The other “trick” is the “Cited by _____” link. This is a good indicator of how many other studies reference this particular study. Think of it as a Facebook ‘like’ but you like it so much you spent ten years studying something and wrote 50 pages about it. If that number is 1, it’s probably not very authoritative. The obvious exception is that if it’s a new-ish paper. Another cool thing is that you can instantly get to all the papers in the database that link to the study by clicking through. This is awesome for finding more recent studies or for finding criticisms that came out after it was published.

2. Google (Plebian Edition)

Most of the papers indexed on Google Scholar are hosted on servers at colleges or other semi-reputable sites. However, it’s often the case that you won’t find a PDF version of the exact study you’re looking for via Scholar. In that happens, head on over to regular ol’ Google. There, the magic word is “filetype:pdf”. Here’s an example search for one of the same papers above…

That result happens to be available through Scholar also, but the results will often be different. Also — and this is key — often results will have a weird title in the search result, but still be the correct paper when you click through. Google sometimes indexes the actual filename or a few words from the PDF if it’s not tagged properly.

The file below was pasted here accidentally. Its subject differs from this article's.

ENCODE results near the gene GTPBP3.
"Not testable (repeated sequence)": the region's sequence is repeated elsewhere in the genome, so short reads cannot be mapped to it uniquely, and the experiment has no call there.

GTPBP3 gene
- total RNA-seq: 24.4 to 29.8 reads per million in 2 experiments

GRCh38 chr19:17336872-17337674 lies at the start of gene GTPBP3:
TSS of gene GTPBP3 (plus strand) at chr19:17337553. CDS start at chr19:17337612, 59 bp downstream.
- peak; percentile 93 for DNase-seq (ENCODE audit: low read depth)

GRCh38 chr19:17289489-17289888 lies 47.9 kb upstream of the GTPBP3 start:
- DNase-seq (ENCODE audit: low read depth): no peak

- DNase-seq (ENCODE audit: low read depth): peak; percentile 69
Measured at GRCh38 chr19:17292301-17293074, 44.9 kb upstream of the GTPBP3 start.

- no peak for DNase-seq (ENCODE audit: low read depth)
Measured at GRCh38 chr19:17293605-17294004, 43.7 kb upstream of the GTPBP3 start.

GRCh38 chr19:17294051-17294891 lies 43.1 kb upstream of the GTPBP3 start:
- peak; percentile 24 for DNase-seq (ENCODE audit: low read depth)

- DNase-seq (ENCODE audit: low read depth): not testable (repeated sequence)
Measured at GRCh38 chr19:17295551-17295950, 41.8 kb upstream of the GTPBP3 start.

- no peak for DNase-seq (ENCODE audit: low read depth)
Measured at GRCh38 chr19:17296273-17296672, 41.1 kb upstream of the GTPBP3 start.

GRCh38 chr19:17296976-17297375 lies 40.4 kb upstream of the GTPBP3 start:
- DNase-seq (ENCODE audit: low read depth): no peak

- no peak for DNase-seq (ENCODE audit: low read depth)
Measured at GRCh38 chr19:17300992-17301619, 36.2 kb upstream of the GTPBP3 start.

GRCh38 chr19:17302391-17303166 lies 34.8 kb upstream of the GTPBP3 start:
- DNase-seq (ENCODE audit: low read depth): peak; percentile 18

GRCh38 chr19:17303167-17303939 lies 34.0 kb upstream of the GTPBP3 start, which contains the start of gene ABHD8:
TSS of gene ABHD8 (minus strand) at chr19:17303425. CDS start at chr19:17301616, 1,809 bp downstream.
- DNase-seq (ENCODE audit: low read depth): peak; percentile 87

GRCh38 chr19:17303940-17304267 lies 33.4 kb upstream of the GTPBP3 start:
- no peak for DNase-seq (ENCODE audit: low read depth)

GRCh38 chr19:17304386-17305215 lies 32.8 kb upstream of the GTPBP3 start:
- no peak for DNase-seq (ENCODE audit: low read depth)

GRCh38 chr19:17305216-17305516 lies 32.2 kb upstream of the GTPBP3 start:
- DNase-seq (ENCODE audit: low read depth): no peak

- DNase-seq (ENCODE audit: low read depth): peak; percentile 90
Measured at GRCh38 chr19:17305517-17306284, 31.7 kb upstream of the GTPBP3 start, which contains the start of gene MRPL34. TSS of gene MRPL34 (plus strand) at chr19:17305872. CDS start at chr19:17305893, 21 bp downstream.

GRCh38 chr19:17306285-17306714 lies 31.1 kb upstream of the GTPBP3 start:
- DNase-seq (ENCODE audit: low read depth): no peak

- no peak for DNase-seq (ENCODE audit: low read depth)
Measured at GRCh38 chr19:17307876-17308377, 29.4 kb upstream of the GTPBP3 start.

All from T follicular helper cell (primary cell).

3. Self-Aggrandizing Scientists

I kid Geoffrey Miller by the title of this subheading. He made a crack about navel-gazing bloggers in his book Spent: Sex, Evolution, and Consumer Behavior. He’ll be fine.

The important thing here is that authors sometimes have rights to host personal copies on their websites. Geoffrey Miller’s page has links to 20+ PDFs of various papers. Academics who are proud of their work aren’t shy about showing it off when they can, and that’s awesome. I’ve time and again found papers not available anywhere else right there on the author’s page. So… just go back to the vanilla version of Google and find their home page (usually a .edu).

*Quintuple your chances of success. Many studies are written by 2-10 authors. That’s right, any of their sites may have a copy.

This method also sometimes turns up entire chapters from books. Many scholarly books are compiled by editors who solicit work from various scientists to each write a chapter of the volume. If you search for the chapter author, you might find they have their contribution on their personal site as well.

Other

Once you’ve amassed a gazillion PDF files you’ll probably go crazy trying to keep them all sorted. For that, I use a cool (free) new-ish service called Mendeley. It allows you to organize, tag, and share PDFs via web or a downloadable interface. I’ve been using it for something like 9 months and I love it. To sign up and for links to “my” Paleolithic Diet Research group and others, you can click over to my profile there.

So there you have it… You’re three steps closer to becoming a liberal elite. And… you didn’t even have to buy a Volvo.